Like at most government agencies under the executive branch, change is coming to the Securities and Exchange Commission, as it prepares the transition to the Trump Administration. Companies are preparing for the transition too, although what they can expect may be hard to determine.
What will the SEC look like under President-Elect Trump? Securities lawyers say it's tougher to predict than a usual transition between the political parties, since Trump doesn't have a political history to go by. "It's very hard to say exactly what his priorities will be, since he doesn't have the track record as a political figure," says Eric Chaffee, a law professor at the University of Toledo College of Law, who specializes in securities law. "He's had support from a wide variety of people with different interests," he says.
For internal auditors, an SEC that departs greatly from its regulatory and enforcement agenda under Obama could mean big changes as well. The environment at the SEC has an impact on audit planning and prioritizing risk-management objectives. If the SEC becomes less interested in the intense enforcement of bribery and corruption laws, for example, companies may want to devote resources planned for anti-bribery and corruption programs elsewhere. That's not to say they should no longer care about those things, of course, and a strong enforcement environment may persist in other countries, but limited resources means prioritizing the risks that are most pressing. Regulatory risk could take on a whole different complexion under a Trump Administration.
According to Chaffee, Trump has at times called for different policies on regulating business and some that are even at odds with each other. "The issue with Trump is that he campaigned on 'draining the swamp,' but he seems to pick a lot of insiders to guide his policy decisions," says Chaffee.
Still, most securities law experts and those that follow business regulation expect to see the Trump administration take a much softer stance on regulation. Indeed, Trump has said that he will make rolling back some of the provisions of the Dodd-Frank Act—the legislative response to the Financial Crisis of 2008—a priority.
"Dodd-Frank has made it impossible for bankers to function," the President-Elect told Reuters back in May on the campaign trail. "It makes it very hard for bankers to loan money for people to create jobs, for people with businesses to create jobs. And that has to stop," said Trump. When asked what provisions he would take aim at, he said: "It will be close to dismantling of Dodd-Frank."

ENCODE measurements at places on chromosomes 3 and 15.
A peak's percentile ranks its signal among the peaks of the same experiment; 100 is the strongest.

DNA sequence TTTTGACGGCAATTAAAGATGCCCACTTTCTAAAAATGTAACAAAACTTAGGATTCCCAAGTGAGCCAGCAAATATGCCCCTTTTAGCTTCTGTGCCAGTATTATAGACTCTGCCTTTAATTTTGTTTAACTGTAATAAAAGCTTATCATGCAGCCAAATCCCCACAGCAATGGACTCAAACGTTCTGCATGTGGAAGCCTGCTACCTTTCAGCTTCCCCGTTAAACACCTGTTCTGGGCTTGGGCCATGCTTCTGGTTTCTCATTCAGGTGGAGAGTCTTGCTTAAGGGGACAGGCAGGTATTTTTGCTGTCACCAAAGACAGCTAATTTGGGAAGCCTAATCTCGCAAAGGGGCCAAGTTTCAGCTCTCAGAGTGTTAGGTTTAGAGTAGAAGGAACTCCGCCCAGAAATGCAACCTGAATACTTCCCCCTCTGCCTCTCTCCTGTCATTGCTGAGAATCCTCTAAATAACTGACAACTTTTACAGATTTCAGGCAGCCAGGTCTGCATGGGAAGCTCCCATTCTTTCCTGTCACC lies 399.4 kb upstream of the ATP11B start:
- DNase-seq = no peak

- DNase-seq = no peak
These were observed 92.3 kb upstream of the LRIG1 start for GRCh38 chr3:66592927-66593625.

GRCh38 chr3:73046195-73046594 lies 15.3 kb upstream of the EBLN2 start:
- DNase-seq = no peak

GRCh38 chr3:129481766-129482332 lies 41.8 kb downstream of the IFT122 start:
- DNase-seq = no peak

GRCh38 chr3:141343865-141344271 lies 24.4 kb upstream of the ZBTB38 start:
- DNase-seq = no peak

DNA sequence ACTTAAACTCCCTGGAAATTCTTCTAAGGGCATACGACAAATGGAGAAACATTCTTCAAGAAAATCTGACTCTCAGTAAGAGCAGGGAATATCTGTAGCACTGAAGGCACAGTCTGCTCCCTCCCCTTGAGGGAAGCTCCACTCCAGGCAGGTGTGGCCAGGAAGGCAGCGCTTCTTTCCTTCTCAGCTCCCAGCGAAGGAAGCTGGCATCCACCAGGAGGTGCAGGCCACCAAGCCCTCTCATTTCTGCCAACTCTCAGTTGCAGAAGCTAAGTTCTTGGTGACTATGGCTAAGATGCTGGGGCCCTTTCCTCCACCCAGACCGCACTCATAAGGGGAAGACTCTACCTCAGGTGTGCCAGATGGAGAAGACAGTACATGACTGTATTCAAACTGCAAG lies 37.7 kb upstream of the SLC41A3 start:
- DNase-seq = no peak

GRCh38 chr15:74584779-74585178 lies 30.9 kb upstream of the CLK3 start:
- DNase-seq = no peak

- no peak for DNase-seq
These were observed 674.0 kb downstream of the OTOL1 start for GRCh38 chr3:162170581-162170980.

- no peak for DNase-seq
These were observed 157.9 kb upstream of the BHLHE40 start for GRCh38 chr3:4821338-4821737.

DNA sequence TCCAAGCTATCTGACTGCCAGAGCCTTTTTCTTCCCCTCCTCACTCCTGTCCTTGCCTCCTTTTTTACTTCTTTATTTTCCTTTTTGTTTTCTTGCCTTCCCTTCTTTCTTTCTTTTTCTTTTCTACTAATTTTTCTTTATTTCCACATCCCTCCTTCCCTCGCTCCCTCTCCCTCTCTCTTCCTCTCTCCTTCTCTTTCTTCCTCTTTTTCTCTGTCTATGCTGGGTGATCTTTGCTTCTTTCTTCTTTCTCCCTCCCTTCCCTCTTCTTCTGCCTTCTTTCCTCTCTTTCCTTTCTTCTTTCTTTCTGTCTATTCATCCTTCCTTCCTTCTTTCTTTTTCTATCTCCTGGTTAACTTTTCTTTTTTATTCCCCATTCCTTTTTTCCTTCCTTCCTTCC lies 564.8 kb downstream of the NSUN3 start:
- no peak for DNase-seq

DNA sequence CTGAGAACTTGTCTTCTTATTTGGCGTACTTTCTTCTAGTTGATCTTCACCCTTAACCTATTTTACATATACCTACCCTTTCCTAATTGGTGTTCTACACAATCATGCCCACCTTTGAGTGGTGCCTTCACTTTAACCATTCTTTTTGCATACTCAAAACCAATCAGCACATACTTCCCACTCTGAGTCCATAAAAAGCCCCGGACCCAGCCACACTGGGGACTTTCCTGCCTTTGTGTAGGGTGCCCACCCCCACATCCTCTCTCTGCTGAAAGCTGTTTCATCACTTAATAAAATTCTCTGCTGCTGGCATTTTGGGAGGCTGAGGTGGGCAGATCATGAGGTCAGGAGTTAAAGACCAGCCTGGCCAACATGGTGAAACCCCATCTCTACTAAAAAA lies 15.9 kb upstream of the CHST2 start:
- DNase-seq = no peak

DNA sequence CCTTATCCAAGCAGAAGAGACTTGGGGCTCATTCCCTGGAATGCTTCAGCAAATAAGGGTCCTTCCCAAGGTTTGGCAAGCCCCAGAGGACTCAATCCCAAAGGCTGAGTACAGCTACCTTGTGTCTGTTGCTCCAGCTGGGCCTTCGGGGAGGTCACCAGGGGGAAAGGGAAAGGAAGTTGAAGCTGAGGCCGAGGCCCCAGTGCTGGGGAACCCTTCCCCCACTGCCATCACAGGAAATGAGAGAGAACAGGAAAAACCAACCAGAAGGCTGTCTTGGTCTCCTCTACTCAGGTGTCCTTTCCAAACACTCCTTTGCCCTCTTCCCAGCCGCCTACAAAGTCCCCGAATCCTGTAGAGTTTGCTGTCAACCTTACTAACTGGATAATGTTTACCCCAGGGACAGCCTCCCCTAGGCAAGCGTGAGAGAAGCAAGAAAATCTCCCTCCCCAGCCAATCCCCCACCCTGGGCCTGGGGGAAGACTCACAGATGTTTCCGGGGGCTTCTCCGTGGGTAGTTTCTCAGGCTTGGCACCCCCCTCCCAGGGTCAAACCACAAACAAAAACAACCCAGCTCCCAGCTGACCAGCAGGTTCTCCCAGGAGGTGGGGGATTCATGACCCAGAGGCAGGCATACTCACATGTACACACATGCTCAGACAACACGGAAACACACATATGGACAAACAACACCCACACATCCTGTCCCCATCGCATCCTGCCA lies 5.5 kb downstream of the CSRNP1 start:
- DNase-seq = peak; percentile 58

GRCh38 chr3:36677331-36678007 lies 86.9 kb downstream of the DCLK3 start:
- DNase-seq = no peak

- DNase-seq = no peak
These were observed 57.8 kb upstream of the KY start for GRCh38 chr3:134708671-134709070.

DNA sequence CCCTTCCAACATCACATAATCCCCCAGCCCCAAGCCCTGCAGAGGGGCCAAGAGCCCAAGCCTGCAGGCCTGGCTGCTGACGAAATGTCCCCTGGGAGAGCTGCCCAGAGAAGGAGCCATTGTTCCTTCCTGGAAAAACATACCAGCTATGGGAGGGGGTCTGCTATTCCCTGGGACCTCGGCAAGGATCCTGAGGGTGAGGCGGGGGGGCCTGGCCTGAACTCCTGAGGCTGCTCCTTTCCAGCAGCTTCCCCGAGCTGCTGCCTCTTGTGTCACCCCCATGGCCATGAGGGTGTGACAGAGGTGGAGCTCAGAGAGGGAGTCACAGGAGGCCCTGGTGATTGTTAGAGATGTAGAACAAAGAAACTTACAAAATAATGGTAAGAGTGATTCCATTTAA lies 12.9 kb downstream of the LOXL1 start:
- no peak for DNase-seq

Changing of the Guard
First, Trump will need to appoint a successor to current SEC chairman, Mary Jo White, who said she would step down at the end of the Obama Administration after nearly four years on the job. Who will replace her is anyone's guess, but Trump has already given some hints and it's not likely to be someone who favors reigning in the banks or enacting investor protections.
Trump tapped former Republican SEC commissioner Paul Atkins to lead the transition at the SEC and other financial agencies. In the past, Atkins has argued that enforcement fines are too stiff and for reduced regulation. Atkins is already among those rumored as potential picks to helm the SEC as chairman. Other potential picks could be current Republic commissioner Michael Piwowar.
No Hurry to Finish Dodd-Frank
For whomever Trump taps to lead the SEC, dismantling Dodd-Frank won't be easy. For a wholesale repeal of the law, he would likely need legislative action, which could be tough with only a slim majority for Republicans in the Senate. "It's hard for the President to have too much impact in this area without having the support of Congress," says Chaffee.
Still an SEC under Trump could ease regulation without the help of Congress. For one, there are still provisions of Dodd-Frank and other laws that where the rules to carry out the law haven't been written. He could also ease up on enforcement of existing rules. Two that might get much less attention from an SEC under Trump are the Conflict Minerals rule, which requires companies to provide details on their use of certain metals mined in the war-torn Congo region of Africa, and the CEO Pay Ratio Rule, which requires companies to disclose CEO compensation as a ratio to the pay of the median employee.
"There are a lot of ways the SEC impact regulation," says Chaffee. "They can make the rules toothless or set requirements that don't really meet the original intent of the law."